6 Common Disorders That Can Be Misdiagnosed Autism

30th January 2024

Autism is caused by neurodevelopmental abnormalities that are characterized by intense adherence to routines and rituals, trouble reading neurotypical social signals and conventions, and sensory sensitivity. An autistic person does not ‘grow out’ of their autism and hence autism awareness courses for teachers can be highly valuable. If you are concerned about a diagnosis you have taken for a child, it's best to talk to a specialist. However, this article will focus on why autism can be misdiagnosed and what those misdiagnoses can be.

Why Can Autism Be Misdiagnosed?

Since many autism tests are intended for children, it can be difficult for adults with autism who were not diagnosed when they were younger to locate a clinician who can evaluate them. Many people with autism also have another mental health condition. They are occasionally misdiagnosed as a result. In addition to testing and behavioral observations conducted by the evaluator, psychological assessments for autism encompass behavioral observations submitted by parents and educators.

Autism prevalence
Source: autismparentingmagazine.com

Educators may misdiagnose autistic people due to bias, ignorance of neurodivergence, and masking. Furthermore, various racial and gender groups may occasionally go unnoticed in the abundance of research on autism diagnosis as it mostly concentrates on the condition's appearance in white boys.

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Conditions That Can Be Misdiagnosed With Autism

Autism and mental health
Source: beyondautism.org.uk

Here are a few disorders that can often be confused with autism, but are not always correctly diagnosed:

  1. Anxiety Disorders

    Autism may be the cause of worry in a person with a social anxiety disorder. If they see that their anxiety is caused by erratic interactions or trouble reading body language and voice tonality, it might be secondary to autism.

    Similarly, a person may have received a false diagnosis of generalized anxiety disorder if they discover that their ‘anxious’ behaviors do not correspond with nervous behaviors.

  2. Attention Deficit Hyperactivity Disorder

    Almost 50% of autistic individuals are also diagnosed with ADHD. Hence the possibility of someone fitting the criteria for both diagnoses is rather common. If an individual thinks that their symptoms are not adequately explained by their ADHD diagnosis, they may benefit from receiving an extra evaluation that includes an autism test.

    The diagnostic criteria for these two conditions overlap because concentration, communication, and routine difficulties are shared by individuals with ADHD and autistic persons.

  3. Borderline Personality Disorder

    The symptoms of borderline personality disorder (BPD) include impulsive conduct, unstable moods, and trouble forming and maintaining interpersonal connections. Similar to the other diagnoses, a person with autism may also suffer from a personality disorder.

    But occasionally and this is more likely in women that neurodiversity is mistaken as a personality problem.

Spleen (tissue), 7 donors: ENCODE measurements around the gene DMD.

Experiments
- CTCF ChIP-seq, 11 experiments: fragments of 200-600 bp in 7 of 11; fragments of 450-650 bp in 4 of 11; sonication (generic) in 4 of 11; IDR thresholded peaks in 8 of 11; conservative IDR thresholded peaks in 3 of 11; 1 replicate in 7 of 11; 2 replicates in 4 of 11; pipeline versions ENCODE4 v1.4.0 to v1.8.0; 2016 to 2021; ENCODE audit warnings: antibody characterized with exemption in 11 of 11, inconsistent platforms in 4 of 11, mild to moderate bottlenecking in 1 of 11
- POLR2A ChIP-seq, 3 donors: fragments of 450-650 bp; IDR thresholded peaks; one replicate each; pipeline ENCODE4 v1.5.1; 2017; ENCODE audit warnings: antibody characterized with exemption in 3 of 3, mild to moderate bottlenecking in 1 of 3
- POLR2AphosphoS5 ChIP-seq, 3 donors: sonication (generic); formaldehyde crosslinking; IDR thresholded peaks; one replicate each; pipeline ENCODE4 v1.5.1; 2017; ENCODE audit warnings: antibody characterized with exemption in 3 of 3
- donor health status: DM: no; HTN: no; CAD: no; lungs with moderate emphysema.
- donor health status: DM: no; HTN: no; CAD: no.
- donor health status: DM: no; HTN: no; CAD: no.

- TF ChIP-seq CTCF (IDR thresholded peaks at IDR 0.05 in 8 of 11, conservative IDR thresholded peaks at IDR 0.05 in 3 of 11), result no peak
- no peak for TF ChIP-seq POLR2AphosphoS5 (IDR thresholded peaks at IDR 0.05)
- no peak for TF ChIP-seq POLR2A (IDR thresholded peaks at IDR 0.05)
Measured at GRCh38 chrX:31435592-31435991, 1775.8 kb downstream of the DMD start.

4. Obsessive Compulsive Disorder

    The symptoms of obsessive-compulsive disorder (OCD) include unpleasant, intrusive thoughts or pictures that are hard to ignore or get rid of, as well as compulsive actions that are regularly performed in an attempt to calm the anxiety the ideas generate. Obsessions, compulsions, or both can be experienced by those who have OCD.

    Some people with autism also suffer from OCD. However, because repeated language or movement can mimic compulsive behavior, stimming activity is frequently mistakenly classified as a compulsion.

  5. Post Traumatic Stress Disorder

    A great deal of stress results from masking, or attempting to act in a neurotypical manner when this is not how you typically react. Furthermore, compared to neurotypicals, autistic people are more likely to experience bullying, abuse, and exploitation.

    As a result, a significant portion of autistic individuals have experienced trauma in the past. The large percentage of autistic persons who also have a history of trauma may contribute to the overlap between symptoms of trauma and autistic presentation. As a result, individuals with autism may receive a diagnosis of post-traumatic stress disorder and their behaviors may be linked to trauma rather than neurodivergent characteristics.

  6. Psychotic Disorder

    There are similarities between symptoms of psychosis and autism illnesses, such as difficulties speaking and social disengagement. Additionally, personality tests that pose particular questions about reality and perception are frequently used to diagnose psychosis.

    Sometimes, autistic persons interpret the questions on these tests more literally than the test designers intended, which might lead to an increase in psychosis scales.

Diagnose Properly For Optimum Results

Even in the psychology community, there are misunderstandings about what autism looks like and how it is frequently misdiagnosed. As a teacher who has completed special education courses, you must be able to differentiate autism from all other disorders mentioned above. In case you are unsure of your diagnosis, you can always reach out to a specialist to get your facts checked. This will allow you to frame a proper plan to cater to the individual needs of the students.

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Written By: Sanjana Chowdhury      

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